• 33. 34 RESEARCH INSIGHTS INSIGHT 1 Traffic congestion is a stress factor for users of all modes of transportation. INSIGHT 2 The UNIBE student is predisposed to public transport because it means belonging to another social class. INSIGHT 3 The pedestrian considers having a vehicle luxury, which many times can not afford. INSIGHT 4 Public transportation is the last option for users because of its insecurity, inefficiency and lack of comfort. INSIGHT 5 There is a scarcity of parking spaces even with the current amount of parking surfaces and colleges hard having a hard time coping. STRATEGIES How might we build alternative methods of transportation to the various institutions within the University District? Users travel long distances from all areas of the city of Santo Domingo to arrive at the University District. This influx of people into this the area, specially during peak hours, are the main source of traffic congestion and all its consequences. The identification of the sources of increase flow of users to the University District allowed us to establish a comprehensive strategy connecting the many the transpor- tation modes, such as the Santo Domingo Metro, and in this way creating an efficient mass transit system. For this strategy to be implemented we need a partnership between the private and public sectors in order to achieve significant reduc- tion of vehicles. Among these measures is the choice of “carpooling” and advertising campaigns encouraging the priority use of alternative transportation.
  • 34. 35 OBJECTIVES OBJECTIVE 1 To significantly reduce private vehicle traffic on the main streets that make up the University District. OBJECTIVE 2 Encourage the use of the Santo Domingo Metro. OBJECTIVE 3 To reduce parking spaces and make its use more efficient for the universities in the area. OBJECTIVE 4 Raise awareness on how different our modes of trans- portation have a negative impact on the environment.
  • 35. 36 CONCEPT DEVELOPMENT Bus Agency The proposed solution to minimize the use of private transportation is to create an bus agency interconnecting the different zones within the city with the Santo Domingo Metro. The agency would be responsable of providing vehicles in well conditions and comfortable ame- nities. The intention is to generate an increase in mass transit users, supported by the incentive to utilize the Santo Domingo Metro. To achieve this we propose defining bus sectors, which cover specific areas where students live. Students will be granted access to the bus with their student IDs. The bus will pick them up in their sector and transport them to the nearest Metro station which will take them directly to the university district. Map of bus agency sectors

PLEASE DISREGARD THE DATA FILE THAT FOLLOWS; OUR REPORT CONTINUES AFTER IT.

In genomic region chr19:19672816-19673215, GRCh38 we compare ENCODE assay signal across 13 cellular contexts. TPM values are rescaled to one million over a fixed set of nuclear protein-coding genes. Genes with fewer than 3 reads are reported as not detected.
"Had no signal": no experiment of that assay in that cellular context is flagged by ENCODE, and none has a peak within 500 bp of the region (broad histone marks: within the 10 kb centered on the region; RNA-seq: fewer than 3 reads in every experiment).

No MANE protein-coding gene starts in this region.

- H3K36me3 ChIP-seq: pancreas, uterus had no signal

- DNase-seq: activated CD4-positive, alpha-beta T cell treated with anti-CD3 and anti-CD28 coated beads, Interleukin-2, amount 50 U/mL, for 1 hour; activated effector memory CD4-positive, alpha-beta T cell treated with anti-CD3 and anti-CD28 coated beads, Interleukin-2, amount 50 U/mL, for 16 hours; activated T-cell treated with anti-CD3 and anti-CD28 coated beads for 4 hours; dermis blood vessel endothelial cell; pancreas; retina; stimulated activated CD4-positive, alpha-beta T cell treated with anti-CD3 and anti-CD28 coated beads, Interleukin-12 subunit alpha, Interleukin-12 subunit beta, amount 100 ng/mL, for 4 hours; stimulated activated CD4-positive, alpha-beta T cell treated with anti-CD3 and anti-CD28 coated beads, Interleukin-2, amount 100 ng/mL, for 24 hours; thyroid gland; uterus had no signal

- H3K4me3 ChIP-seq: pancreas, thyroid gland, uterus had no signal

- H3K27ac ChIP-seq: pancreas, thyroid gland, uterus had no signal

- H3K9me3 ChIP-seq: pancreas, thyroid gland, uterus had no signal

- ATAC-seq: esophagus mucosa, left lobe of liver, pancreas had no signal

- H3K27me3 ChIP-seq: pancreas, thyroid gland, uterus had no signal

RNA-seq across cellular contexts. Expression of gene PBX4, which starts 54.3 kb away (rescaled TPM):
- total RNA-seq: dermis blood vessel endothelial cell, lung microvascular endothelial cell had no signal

• 36. 37 PUCMM O&M UNIBE UCSD UASD UTESA UNICDA APEC PLAZA CONSERVATORIO Universidades. Area de Influencia. Ruta Transporte Publico Universitario. Paradas. Sentido Direccion del Bus. BUS AGENCY ROUTE CONNECTING UNIVERSITIES BUS -metro system UNIVERSITIES AREA OF INFLUENCE INTER-UNIVERSITY TRANSPORATION ROUTE BUS STOP BUS DIRECTION
  • 37. 38 CARPOOLING PROGRAM We propose an inter-university campaign to raise awareness of “carpooling” within the various institutions within the district. UNIBE would be a pilot project which will serve as an example for reducing the use of private vehicles individually, encouraging students who shre similar schedules and live in close residential areas to share a vehicle. A carpooling software applications will help manage schedules, routes, and profiles of peers. It will be available through mobile and web compotents. Awareness campaigns will incentives the carpooling practice. BUS -metro system JOURNEY
  • 38. 39 CARPOOLING NETWORK And after completing the various campaigns and incentives for the spread of this trend, we propose to create an electronic application system where students can access a private social network. The intention is to let users control who they share their car with within the institution. The also should be able to access carpooling times and confirm venues. The system will integran an electronic dashboard which tracks all services used within the district through the student ID card. The institutions will be able to keep track of students enrolled in the carpool program, and grant them points for their efforts. The goal is to achieve in the first stage of the project, a reduction of 30% of directed traffic to the University District at peak times. student JOURNEY TO DISTRICT FIND PEOPLE IN YOUR DEPARTMENT
  • 39. 40 CIRCU- LATION Entering the campus one can observe pedestrian entrances which are not properly identified. The visible signage is aimed at vehicles drivers. Pedestrians enter and circulate through the street entrances designated for vehicles, creating conflicts of use. The campus parking is congested at peak hours causing the vehicles to park in prohibited areas or spend a long time trying to find parking space. Vehicles find themselves circulating from one place to place in search of availability. During peak hours, pedestrian also experience congestion issues. This happens specifically in the elevator areas where people wait in line for their turn due to over crowded elevators. Even though escalators are available, students neglect their use. The growth of the student population in the last decade of the Universidad Iberoamericana has influenced a campus expansion ad-hoc, which has created problems that affect sustainability. One of the most evident issues is the competition between pedestrian and vehicular circulation. The vehicle presence, represented by the parking surfaces reserved for vehicles, propose a threat to the vision of a sustainable campus which supports of productive activities. As the university is subjected to acquire more land, primarily to meet parking needs, we should consider: Should an educational institution dedicated more surface space to parking lots than classrooms, workshops, laboratories and offices together?